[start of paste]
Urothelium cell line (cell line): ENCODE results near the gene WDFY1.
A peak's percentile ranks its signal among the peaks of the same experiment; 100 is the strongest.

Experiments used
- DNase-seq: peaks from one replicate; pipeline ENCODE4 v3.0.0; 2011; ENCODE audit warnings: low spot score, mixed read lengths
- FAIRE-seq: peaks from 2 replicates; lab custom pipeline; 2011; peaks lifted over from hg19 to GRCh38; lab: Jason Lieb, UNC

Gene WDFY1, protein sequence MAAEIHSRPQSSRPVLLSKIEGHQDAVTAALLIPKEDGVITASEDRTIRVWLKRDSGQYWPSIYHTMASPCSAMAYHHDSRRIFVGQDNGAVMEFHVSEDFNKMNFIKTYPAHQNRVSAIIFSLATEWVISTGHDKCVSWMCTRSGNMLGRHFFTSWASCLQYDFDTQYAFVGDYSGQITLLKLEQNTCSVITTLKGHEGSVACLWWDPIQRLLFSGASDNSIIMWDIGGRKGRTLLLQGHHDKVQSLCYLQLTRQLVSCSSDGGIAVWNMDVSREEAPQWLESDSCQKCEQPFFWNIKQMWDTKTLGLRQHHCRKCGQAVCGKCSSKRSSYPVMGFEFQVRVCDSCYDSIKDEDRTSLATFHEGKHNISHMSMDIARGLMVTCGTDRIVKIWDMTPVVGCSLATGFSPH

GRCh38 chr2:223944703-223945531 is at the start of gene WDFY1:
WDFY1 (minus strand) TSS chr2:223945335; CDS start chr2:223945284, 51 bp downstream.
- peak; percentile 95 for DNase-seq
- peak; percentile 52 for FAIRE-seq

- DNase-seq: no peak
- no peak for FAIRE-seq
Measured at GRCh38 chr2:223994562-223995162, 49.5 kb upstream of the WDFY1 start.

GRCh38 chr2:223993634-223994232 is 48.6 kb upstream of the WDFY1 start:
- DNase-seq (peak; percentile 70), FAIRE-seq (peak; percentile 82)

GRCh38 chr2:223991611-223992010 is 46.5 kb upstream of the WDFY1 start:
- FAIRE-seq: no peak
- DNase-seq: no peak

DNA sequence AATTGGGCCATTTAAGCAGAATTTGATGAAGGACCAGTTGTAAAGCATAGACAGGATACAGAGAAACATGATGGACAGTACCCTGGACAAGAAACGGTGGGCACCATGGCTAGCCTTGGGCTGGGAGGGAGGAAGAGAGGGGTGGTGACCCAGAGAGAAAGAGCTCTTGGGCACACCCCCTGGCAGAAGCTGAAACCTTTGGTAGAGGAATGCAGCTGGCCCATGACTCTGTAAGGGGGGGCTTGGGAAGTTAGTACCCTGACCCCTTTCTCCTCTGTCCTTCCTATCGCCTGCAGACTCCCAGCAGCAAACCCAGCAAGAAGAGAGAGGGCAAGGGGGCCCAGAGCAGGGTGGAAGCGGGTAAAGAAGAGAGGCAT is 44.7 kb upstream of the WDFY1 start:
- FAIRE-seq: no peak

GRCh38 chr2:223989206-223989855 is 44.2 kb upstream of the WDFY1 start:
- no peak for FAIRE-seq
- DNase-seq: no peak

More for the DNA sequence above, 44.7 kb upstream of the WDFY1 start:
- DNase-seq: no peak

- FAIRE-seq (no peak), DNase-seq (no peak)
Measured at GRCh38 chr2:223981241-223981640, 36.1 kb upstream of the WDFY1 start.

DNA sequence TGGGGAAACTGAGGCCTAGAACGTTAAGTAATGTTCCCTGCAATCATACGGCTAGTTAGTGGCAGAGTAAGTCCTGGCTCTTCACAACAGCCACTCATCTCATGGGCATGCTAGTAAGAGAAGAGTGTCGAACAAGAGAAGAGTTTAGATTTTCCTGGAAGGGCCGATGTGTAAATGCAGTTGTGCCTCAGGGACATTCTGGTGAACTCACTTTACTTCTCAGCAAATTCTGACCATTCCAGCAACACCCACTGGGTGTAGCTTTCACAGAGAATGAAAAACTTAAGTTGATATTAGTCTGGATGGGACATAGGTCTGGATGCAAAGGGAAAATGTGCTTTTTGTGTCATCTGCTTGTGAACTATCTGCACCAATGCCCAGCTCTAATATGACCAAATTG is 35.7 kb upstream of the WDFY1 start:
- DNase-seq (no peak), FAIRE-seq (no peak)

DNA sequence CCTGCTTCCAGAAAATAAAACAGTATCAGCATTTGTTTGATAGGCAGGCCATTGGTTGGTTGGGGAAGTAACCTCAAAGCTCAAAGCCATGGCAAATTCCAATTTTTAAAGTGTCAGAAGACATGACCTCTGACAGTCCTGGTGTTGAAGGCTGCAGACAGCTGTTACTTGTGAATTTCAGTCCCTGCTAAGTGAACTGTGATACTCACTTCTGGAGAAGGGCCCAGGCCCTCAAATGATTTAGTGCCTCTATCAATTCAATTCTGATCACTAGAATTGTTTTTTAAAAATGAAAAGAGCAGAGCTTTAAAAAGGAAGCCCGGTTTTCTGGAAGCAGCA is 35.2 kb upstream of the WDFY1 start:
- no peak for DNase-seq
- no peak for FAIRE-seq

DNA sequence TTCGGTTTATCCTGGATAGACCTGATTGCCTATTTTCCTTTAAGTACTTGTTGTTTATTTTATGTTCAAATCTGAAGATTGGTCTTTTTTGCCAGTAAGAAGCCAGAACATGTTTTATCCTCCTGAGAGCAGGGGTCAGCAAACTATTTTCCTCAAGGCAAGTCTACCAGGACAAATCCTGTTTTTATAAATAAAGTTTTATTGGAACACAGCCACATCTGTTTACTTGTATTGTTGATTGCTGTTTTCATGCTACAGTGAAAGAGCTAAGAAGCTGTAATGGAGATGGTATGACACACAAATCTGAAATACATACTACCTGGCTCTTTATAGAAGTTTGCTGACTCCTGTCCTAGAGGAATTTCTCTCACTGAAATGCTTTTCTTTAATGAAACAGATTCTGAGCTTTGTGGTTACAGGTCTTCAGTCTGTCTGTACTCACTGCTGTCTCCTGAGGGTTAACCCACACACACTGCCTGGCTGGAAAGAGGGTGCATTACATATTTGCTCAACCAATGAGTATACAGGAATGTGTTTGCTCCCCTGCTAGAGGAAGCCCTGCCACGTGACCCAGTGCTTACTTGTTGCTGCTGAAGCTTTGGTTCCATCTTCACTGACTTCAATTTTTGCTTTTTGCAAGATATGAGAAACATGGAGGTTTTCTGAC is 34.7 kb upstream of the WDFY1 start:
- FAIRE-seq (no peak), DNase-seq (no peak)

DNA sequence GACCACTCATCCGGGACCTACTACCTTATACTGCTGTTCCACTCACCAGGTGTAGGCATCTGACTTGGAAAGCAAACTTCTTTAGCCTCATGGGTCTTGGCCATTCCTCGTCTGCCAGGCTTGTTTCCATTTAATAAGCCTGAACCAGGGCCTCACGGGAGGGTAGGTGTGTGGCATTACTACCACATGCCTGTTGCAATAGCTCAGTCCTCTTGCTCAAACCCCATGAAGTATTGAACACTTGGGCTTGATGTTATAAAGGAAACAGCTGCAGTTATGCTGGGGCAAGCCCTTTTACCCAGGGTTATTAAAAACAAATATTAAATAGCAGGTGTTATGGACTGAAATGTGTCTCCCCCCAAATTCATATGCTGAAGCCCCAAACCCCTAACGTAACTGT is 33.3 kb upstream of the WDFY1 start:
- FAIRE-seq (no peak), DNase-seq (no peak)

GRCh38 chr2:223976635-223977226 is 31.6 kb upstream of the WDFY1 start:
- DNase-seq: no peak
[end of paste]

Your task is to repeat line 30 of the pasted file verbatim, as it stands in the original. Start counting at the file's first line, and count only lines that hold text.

DNA sequence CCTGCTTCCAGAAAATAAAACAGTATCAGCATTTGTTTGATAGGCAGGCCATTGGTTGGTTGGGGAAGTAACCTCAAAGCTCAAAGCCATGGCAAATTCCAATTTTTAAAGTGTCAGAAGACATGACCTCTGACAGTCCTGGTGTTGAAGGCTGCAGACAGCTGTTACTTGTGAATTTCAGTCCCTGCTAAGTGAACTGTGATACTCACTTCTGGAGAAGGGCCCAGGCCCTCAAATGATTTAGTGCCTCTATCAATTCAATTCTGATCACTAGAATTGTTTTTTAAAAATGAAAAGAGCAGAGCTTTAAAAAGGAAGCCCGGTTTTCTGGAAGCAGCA is 35.2 kb upstream of the WDFY1 start: